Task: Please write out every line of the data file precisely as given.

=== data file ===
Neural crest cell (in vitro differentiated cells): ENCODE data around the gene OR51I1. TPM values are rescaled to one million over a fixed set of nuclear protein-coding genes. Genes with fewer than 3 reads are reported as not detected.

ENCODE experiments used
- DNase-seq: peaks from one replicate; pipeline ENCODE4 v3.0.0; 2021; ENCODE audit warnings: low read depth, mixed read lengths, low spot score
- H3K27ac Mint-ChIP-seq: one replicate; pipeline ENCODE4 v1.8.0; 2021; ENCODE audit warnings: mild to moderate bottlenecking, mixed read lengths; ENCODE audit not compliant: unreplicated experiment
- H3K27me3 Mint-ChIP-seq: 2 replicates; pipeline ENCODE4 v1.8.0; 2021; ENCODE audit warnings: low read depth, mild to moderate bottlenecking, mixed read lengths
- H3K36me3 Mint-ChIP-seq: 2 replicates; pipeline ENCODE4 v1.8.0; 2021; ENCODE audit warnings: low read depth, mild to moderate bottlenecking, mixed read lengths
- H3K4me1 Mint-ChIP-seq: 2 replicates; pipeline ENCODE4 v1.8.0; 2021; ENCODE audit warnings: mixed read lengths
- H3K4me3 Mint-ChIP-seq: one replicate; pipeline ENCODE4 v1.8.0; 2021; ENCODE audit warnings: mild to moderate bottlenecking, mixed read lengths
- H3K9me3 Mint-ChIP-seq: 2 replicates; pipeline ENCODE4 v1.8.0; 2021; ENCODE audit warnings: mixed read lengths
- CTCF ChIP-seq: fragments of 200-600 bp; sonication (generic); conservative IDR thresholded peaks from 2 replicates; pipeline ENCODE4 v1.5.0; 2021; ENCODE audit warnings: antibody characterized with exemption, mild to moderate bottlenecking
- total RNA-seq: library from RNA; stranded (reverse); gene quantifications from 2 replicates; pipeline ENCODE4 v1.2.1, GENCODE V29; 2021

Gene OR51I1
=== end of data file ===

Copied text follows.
Neural crest cell (in vitro differentiated cells): ENCODE data around the gene OR51I1. TPM values are rescaled to one million over a fixed set of nuclear protein-coding genes. Genes with fewer than 3 reads are reported as not detected.

ENCODE experiments used
- DNase-seq: peaks from one replicate; pipeline ENCODE4 v3.0.0; 2021; ENCODE audit warnings: low read depth, mixed read lengths, low spot score
- H3K27ac Mint-ChIP-seq: one replicate; pipeline ENCODE4 v1.8.0; 2021; ENCODE audit warnings: mild to moderate bottlenecking, mixed read lengths; ENCODE audit not compliant: unreplicated experiment
- H3K27me3 Mint-ChIP-seq: 2 replicates; pipeline ENCODE4 v1.8.0; 2021; ENCODE audit warnings: low read depth, mild to moderate bottlenecking, mixed read lengths
- H3K36me3 Mint-ChIP-seq: 2 replicates; pipeline ENCODE4 v1.8.0; 2021; ENCODE audit warnings: low read depth, mild to moderate bottlenecking, mixed read lengths
- H3K4me1 Mint-ChIP-seq: 2 replicates; pipeline ENCODE4 v1.8.0; 2021; ENCODE audit warnings: mixed read lengths
- H3K4me3 Mint-ChIP-seq: one replicate; pipeline ENCODE4 v1.8.0; 2021; ENCODE audit warnings: mild to moderate bottlenecking, mixed read lengths
- H3K9me3 Mint-ChIP-seq: 2 replicates; pipeline ENCODE4 v1.8.0; 2021; ENCODE audit warnings: mixed read lengths
- CTCF ChIP-seq: fragments of 200-600 bp; sonication (generic); conservative IDR thresholded peaks from 2 replicates; pipeline ENCODE4 v1.5.0; 2021; ENCODE audit warnings: antibody characterized with exemption, mild to moderate bottlenecking
- total RNA-seq: library from RNA; stranded (reverse); gene quantifications from 2 replicates; pipeline ENCODE4 v1.2.1, GENCODE V29; 2021

Gene OR51I1